|Character Walk with Monty|
The tutorial uses the free Monty rig, one of the rigs that we recommend for student use in the early stages of learning animation is the Monty Rig.
Monty was created back in 2007 by Raveen Rajadorai, and is free for download at Highend3D.com.
You can find the run tutorial here. Note that the tutorial is password protected. The password is available to all of our current students and Escapees.
Basic Walk Cycle
To make the best use of this tutorial, you will need to have already done a basic walk cycle with Monty (or another character) first, as the tutorial uses an existing basic walk cycle to make character adaptations. To find out how to do a basic walk, see this blog post.
Online learning. Our students often tell us they want more online digital support to supplement their classroom studies. After all, students sometimes get sick and miss a class through no fault of their own. Digital tools such as video tutorials make it easy to catch up quickly and painlessly.
Who are the videos for?
The Vimeo Account is password-protected but available for all our students at Escape Studios and also Escapees. These can be used by undergraduate, post-graduate, short course students and those taking evening classes. If you're a current student or Escapee, ask us for the password.
Monty Rig - Common Problems & Solutions
How do you turn on Monty's brow controls? I can't see them!
Monty's brow controllers are nurbs surfaces. If you tick Nurbs Surfaces under the Show tab in your Viewport, the brow controls will pop up as five small spheres running across his forehead. You can individually select and rotate them to get various brow expressions.
To get the best quality playback for Monty, it helps to set him to Smooth Mode before you begin animating. Click on his head controller to find the smooth slider and set it to 1.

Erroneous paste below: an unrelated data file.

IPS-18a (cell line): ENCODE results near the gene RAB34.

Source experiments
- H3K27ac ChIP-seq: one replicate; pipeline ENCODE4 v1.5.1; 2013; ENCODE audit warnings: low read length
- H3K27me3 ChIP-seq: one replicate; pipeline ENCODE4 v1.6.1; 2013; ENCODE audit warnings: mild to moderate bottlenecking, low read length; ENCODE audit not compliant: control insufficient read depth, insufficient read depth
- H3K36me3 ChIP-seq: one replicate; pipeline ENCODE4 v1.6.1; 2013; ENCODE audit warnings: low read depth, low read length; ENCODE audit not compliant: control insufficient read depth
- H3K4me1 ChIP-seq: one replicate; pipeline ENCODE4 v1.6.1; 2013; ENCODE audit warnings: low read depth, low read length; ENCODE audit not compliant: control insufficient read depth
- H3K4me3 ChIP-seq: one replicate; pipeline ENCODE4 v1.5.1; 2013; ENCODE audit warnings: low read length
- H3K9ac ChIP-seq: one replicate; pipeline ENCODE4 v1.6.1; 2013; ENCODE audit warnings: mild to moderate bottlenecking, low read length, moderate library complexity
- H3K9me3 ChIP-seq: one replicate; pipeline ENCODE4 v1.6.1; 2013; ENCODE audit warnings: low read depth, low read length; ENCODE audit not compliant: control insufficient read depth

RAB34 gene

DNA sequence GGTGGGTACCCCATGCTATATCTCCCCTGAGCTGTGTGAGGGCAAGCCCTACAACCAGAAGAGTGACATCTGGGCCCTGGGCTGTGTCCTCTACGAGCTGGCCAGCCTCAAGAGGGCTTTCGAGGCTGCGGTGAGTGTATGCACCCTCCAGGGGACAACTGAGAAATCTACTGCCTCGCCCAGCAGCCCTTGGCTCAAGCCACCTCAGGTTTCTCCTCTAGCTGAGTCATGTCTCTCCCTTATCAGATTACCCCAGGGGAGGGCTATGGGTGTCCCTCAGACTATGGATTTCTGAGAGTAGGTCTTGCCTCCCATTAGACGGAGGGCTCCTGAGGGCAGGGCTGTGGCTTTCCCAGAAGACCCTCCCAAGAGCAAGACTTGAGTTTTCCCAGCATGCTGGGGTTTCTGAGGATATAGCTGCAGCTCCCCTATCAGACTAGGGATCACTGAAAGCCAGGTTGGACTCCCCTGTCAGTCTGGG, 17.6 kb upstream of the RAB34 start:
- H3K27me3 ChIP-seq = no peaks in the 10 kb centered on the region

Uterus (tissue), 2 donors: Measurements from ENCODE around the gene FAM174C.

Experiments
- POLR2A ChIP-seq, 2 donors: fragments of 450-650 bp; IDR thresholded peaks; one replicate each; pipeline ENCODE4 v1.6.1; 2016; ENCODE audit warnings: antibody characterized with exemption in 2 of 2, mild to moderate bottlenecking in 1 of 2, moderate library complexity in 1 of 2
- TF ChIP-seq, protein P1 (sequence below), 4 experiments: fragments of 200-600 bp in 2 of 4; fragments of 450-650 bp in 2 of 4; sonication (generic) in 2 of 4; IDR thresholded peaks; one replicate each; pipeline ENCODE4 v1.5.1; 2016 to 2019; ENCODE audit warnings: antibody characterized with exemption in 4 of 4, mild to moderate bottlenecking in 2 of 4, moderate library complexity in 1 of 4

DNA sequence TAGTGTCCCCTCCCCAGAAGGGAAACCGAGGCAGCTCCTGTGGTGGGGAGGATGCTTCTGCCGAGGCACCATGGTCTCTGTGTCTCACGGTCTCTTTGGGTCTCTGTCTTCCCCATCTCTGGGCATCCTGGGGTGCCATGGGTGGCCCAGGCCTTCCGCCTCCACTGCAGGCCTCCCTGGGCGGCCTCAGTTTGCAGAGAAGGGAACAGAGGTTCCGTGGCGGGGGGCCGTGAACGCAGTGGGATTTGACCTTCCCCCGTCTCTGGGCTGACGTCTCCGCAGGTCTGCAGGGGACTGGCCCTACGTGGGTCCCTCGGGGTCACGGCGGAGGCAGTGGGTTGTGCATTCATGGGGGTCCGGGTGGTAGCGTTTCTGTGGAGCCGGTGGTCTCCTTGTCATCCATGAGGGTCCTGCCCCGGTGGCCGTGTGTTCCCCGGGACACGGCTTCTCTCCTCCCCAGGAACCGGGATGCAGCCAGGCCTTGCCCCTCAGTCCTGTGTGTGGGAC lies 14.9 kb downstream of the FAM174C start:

Where can I download Monty?
You can find Monty here.
I am animating a walk cycle and his knees keep popping - what's going wrong?
When using Monty to create a walk cycle, try to avoid having Monty take really big steps. Small steps are easier to control. Big steps will cause IK problems with Monty’s knees, because the his legs will stretch out too much and the knees will "pop".
Monty's pole vectors are hard to control
The pole vectors are the little crosses in front of his knees. They can be a bit hard to keyframe, so we recommend, as part of setting up the rig, moving them some distance (a few grid units) further away from Monty's knees, when you start. This will help stop "popping" of his knees later in the animation.
Why does Monty look weird in profile?
Monty looks a bit strange viewed from the side. Rather like Hello Kitty or Snoopy, he doesn't turn well. It's best to stage Monty from a front or three-quarter view.
How does Monty scale?
Monty doesn't scale. You will have to scale the geometry of your set instead.
To see a quick 90 second demonstration of Monty (recommended) watch this video below
Most of all, have fun with Monty. He's an entertaining, flexible rig, and you can do tons of cool stuff with him. Check out this funny "take" below.
Below are some fun character walks with Monty by Escape Studios tutor Neil Whitman.
Where is the tutorial?
You can find the run tutorial hosted at our Vimeo channel here.
The Escape Studios Animation Blog offers a personal view on the art of animation and visual effects. To apply for our BA/MArt in 3D Animation, follow this link. To apply for our storyboarding evening class, visit this page here. For the next 12 week animation course, click here. And to apply for the next evening class in Producing Animation, see this page.